For many ACHD patients, the most hazardous endeavor is undergoing elective non-cardiac surgery in a setting that is ill equipped to deal with their comorbidities. Many patients will under report their functional limitations, therefore, providers may mistakenly perceive that younger and seemingly well-functioning patients as having near normal cardiopulmonary reserve. Not surprisingly, up to 40% of adverse events in ACHD patients undergoing noncardiac surgery result from inadequate risk assessment in this setting.12

Lui et al. provide caution and guidance for these and many common challenges in ACHD patients and urge an interdisciplinary approach to thinking outside the heart.  The safety, longevity, productivity and well-being of our patients depend on it.

References

  1. Stout KK, Broberg CS, Book WM, Cecchin F, Chen JM, Dimopoulos K, Everitt MD, Gatzoulis M, Harris L, Hsu DT, Kuvin JT, Law Y, Martin CM, Murphy AM, Ross HJ, Singh G, Spray TL; on behalf of the American Heart Association Council on Clinical Cardiology, Council on Functional Genomics and Translational Biology, and Council on Cardiovascular Radiology and Imaging. Chronic heart failure in congenital heart disease: a scientific statement from the American Heart Association [published online ahead of print January 19, 2016]. Circulation. doi: 10.1161/CIR.0000000000000352.
  2. Ross HJ, Law Y, Book WM, Broberg CS, Burchill L, Cecchin F, Chen JM, Delgado D, Dimopoulos K, Everitt MD, Gatzoulis M, Harris L, Hsu DT, Kuvin JT, Martin CM, Murphy AM, Singh G, Spray TL, Stout KK; on behalf of the American Heart Association Adults With Congenital Heart Disease Committee of the Council on Clinical Cardiology and Council on Cardiovascular Disease in the Young, the Council on Cardiovascular Radiology and Intervention, and the Council on Functional Genomics and Translational Biology. Transplantation and mechanical circulatory support in congenital heart disease: a scientific statement from the American Heart Association [published online ahead of print January 21, 2016]. Circulation. doi: 10.1161/CIR.0000000000000353.
  3. Canobbio MM, Warnes CA, Aboulhosn J, Connolly HM, Khanna A, Koos BJ, Mital S, Rose C, Silversides C, Stout K; on behalf of the American Heart Association Council on Cardiovascular and Stroke Nursing; Council on Clinical Cardiology; Council on Cardiovascular Disease in the Young; Council on Functional Genomics and Translational Biology; and Council on Quality of Care and Outcomes Research. Management of pregnancy in patients with complex congenital heart disease: a scientific statement for healthcare professionals from the American Heart Association [published online ahead of print January 12, 2017]. Circulation. doi: 10.1161/CIR.0000000000000458.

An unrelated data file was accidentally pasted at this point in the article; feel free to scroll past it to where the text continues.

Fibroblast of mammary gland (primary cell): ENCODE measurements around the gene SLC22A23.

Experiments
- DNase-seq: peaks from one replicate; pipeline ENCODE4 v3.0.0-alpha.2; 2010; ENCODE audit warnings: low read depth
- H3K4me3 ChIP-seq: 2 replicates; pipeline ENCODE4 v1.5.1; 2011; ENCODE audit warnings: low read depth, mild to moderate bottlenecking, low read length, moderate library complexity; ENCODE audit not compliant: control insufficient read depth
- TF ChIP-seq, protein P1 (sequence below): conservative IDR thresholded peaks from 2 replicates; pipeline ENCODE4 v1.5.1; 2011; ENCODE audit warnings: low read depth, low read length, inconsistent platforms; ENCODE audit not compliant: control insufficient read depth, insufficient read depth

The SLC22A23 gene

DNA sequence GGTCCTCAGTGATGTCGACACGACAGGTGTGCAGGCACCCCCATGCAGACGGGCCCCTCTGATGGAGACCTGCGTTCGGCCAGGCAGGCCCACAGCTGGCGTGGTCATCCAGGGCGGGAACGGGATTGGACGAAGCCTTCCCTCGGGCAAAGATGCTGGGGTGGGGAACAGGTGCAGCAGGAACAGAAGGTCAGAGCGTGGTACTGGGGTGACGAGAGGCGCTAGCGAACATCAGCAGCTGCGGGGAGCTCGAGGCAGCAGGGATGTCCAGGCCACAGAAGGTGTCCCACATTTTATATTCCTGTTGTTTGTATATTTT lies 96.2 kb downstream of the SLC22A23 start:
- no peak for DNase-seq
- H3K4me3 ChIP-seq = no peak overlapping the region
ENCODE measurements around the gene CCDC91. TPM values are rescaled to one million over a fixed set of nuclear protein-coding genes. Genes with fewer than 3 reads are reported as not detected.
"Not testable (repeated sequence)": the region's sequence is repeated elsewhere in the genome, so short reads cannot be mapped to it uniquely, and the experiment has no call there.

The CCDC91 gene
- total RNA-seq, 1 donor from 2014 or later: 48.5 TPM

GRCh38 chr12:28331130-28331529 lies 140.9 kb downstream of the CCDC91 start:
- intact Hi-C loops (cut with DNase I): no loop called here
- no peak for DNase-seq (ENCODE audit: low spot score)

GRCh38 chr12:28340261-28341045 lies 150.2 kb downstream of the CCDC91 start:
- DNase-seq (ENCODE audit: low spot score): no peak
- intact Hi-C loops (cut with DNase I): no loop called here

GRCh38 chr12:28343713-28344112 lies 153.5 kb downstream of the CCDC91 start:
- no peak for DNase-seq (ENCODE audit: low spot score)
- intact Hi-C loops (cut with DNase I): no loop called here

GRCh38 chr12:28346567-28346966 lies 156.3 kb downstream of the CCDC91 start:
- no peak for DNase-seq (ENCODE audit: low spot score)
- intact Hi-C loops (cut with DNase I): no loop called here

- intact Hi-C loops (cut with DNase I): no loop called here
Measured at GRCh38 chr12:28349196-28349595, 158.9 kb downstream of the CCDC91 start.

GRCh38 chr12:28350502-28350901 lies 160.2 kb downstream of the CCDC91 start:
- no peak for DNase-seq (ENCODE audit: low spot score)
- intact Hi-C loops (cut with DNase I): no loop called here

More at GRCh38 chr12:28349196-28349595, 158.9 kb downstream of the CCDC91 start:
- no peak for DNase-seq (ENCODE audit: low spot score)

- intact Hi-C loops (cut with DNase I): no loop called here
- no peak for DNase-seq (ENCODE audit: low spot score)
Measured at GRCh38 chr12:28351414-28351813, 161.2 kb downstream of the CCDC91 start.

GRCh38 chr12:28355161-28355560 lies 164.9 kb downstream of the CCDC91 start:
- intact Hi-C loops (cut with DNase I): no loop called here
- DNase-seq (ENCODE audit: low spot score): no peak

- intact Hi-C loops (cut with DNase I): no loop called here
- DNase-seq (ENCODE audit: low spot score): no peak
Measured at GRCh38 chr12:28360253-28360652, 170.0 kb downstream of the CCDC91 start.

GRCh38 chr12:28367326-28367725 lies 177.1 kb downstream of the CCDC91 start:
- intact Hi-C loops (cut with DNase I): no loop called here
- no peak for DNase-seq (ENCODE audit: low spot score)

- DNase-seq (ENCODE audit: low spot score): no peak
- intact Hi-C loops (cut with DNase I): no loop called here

4. Lui GK, Saidi A, Bhatt AB, Burchill LJ, Deen JF, Earing MG, Gewitz M, Ginns J, Kay JD, Kim YY, Kovacs AH, Krieger EV, Wu FM, Yoo S-J; on behalf of the American Heart Association Adult Congenital Heart Disease Committee of the Council on Clinical Cardiology and Council on Cardiovascular Disease in the Young; Council on Cardiovascular Radiology and Intervention; and Council on Quality of Care and Outcomes Research. Diagnosis and management of noncardiac complications in adults with congenital heart disease: a scientific statement from the American Heart Association [published online ahead of print October 9, 2017]. Circulation. doi: 10.1161/CIR.0000000000000535.
  5. Gurvitz M, Burns KM, Brindis R, et al., Emerging Research Directions in Adult Congenital Heart Disease. J Am Coll Cardiol.2016;67: 1956-64.
  6. Gilboa SM, Devine OJ, Kucik JE, et al., Congenital Heart Defects in the United States: Estimating the Magnitude of the Affected Population in 2010. Circulation. 2016;134: 101-109.
  7. Ford RM, Book W and Spivey JR. Liver disease related to the heart. Transplantation reviews (Orlando, Fla). 2015;29:33-7.
  8. Raissadati A, Nieminen H, Haukka J, Sairanen H and Jokinen E. Late Causes of Death After Pediatric Cardiac Surgery: A 60-Year Population-Based Study. J Am Coll Cardiol. 2016;68:487-98.
  9. Dimopoulos K, Diller GP, Koltsida E, Pijuan-Domenech A, Papadopoulou SA, Babu-Narayan SV, Salukhe TV, Piepoli MF, Poole-Wilson PA, Best N, Francis DP and Gatzoulis MA. Prevalence, predictors, and prognostic value of renal dysfunction in adults with congenital heart disease. Circulation. 2008;117:2320-8.
  10. Deng LX, Khan AM, Drajpuch D, Fuller S, Ludmir J, Mascio CE, Partington SL, Qadeer A, Tobin L, Kovacs AH and Kim YY. Prevalence and Correlates of Post-traumatic Stress Disorder in Adults With Congenital Heart Disease. Am J Cardiol. 2016;117:853-7.
  11. Watson NF, Bushnell T, Jones TK and Stout K. A novel method for the evaluation and treatment of obstructive sleep apnea in four adults with complex congenital heart disease and Fontan repairs. Sleep Breath. 2009;13:421-4.
  12. Maxwell BG, Posner KL, Wong JK, Oakes DA, Kelly NE, Domino KB and Ramamoorthy C. Factors contributing to adverse perioperative events in adults with congenital heart disease: a structured analysis of cases from the closed claims project. Congenital Heart Disease. 2015;10:21-9.

-- The opinions expressed in this commentary are not necessarily those of the editors or of the American Heart Association --